Moreover, the Commons Preservation Society was able to base, upon the uniform success of the commoners in the law courts, a plea for the amendment of the law. The Statute of Merton, we have seen, purports to enable the lord of the soil to inclose a common, if he leaves Amendment of Statue of Merton. sufficient pasture for the commoners. This statute was constantly vouched in the litigation about London commons; but in no single instance was an inclosure justified by virtue of its provisions. It thus remained a trap to lords of manors, and a source of controversy and expense. In the year 1893 Lord Thring, at the instance of the Commons Preservation Society, carried through parliament the Commons Law Amendment Act, which provided that in future no inclosure under the Statute of Merton should be valid, unless made with the consent of the Board of Agriculture, which was to consider the expediency of the inclosure from a public point of view.
The movement to preserve commons as open spaces soon spread to the rural districts. Under the Inclosure Act of 1845 provision was made for the allotment of a part of the land to be inclosed for field gardens for the labouring poor, and for recreation. But those who were interested Rural commons. in effecting an inclosure often convinced the inclosure commissioners that for some reason such allotments would be useless. To such an extent did the reservation of such allotments become discredited that, in 1869, the commission proposed to parliament the inclosure of 13,000 acres, with the reservation of only one acre for recreation, and none at all for field gardens. This proposal attracted the attention of Henry Fawcett, who, after much inquiry and consideration, came to the conclusion that inclosures were, speaking generally, doing more harm than good to the agricultural labourer, and that, under such conditions as the commissioners were prescribing, they constituted a serious evil. With characteristic intrepidity he opposed the annual inclosure bill (which had come to be considered a mere form) and moved for a committee on the whole subject. The ultimate result was the passing, seven years later, of the Commons Act 1876. This measure, introduced by a Conservative government, laid down the principle that an inclosure should not be allowed unless distinctly shown to be for the benefit, not merely of private persons, but of the neighbourhood generally and the public. It imposed many checks upon the process, and following the course already adopted in the case of metropolitan commons, offered an alternative method of making commons more useful to the nation, viz. their management and regulation as open spaces. The effect of this legislation and of the changed attitude of the House of Commons towards inclosure has been almost to stop that process, except in the case of common fields or extensive mountain wastes.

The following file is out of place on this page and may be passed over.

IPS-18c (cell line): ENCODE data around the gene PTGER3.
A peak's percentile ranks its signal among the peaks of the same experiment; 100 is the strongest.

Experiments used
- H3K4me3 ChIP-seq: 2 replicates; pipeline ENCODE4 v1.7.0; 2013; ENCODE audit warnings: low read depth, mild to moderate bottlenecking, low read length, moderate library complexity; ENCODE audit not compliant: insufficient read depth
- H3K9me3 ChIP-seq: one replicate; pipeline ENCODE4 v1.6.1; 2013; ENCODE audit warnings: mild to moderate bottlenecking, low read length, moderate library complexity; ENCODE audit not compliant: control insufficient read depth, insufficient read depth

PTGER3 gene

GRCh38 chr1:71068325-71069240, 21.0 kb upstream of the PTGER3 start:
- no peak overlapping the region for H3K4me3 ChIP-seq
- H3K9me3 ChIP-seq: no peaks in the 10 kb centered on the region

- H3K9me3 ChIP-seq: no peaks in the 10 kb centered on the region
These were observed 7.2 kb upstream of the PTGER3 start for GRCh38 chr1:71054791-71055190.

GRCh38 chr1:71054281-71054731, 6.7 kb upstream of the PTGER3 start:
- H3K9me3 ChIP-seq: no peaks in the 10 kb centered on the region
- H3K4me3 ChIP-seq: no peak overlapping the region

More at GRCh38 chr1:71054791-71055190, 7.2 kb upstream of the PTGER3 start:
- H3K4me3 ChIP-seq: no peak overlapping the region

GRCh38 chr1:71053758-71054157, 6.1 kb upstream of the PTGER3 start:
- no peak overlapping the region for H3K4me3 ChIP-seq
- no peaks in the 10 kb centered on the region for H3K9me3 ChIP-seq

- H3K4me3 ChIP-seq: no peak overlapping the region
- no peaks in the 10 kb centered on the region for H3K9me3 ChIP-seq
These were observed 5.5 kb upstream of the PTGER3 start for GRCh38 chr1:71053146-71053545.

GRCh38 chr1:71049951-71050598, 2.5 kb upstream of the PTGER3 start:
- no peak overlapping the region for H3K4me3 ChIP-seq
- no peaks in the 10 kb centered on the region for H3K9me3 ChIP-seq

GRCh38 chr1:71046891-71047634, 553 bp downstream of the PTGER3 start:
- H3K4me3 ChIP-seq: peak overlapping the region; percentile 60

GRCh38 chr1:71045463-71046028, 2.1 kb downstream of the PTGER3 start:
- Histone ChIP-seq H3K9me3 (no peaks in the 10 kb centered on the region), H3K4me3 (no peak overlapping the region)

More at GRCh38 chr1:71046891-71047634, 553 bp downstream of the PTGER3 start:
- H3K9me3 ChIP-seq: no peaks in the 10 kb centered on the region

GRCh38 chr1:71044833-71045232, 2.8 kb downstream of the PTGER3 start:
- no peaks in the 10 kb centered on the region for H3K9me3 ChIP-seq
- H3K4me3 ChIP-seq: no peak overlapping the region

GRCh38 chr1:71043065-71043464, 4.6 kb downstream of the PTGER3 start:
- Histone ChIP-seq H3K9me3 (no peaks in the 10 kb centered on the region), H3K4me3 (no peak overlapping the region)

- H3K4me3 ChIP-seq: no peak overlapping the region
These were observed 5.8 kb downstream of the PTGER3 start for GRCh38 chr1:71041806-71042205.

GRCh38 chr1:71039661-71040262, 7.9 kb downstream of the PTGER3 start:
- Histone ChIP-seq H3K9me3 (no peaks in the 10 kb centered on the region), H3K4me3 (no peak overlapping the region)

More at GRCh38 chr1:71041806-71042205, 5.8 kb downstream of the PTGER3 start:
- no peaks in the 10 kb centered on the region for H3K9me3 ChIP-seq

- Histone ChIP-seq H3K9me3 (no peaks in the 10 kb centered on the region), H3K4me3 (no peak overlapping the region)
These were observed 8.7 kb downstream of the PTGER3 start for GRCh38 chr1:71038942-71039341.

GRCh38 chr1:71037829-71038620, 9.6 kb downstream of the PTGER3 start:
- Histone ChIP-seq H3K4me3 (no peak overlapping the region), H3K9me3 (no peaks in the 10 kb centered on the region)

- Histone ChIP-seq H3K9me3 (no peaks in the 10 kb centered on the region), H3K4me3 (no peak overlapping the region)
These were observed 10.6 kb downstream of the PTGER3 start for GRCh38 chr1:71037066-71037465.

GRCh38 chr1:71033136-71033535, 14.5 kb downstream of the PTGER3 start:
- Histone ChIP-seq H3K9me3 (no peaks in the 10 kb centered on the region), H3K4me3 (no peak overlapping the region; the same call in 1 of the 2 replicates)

We have alluded to the regulation of commons as open spaces. The primary object of this process is to bring a common under the jurisdiction of some constituted authority, which may make by-laws, enforceable in a summary way Regulation. before the magistrates of the district, for its protection, and may appoint watchers or keepers to preserve order and
prevent wanton mischief. There are several means of attaining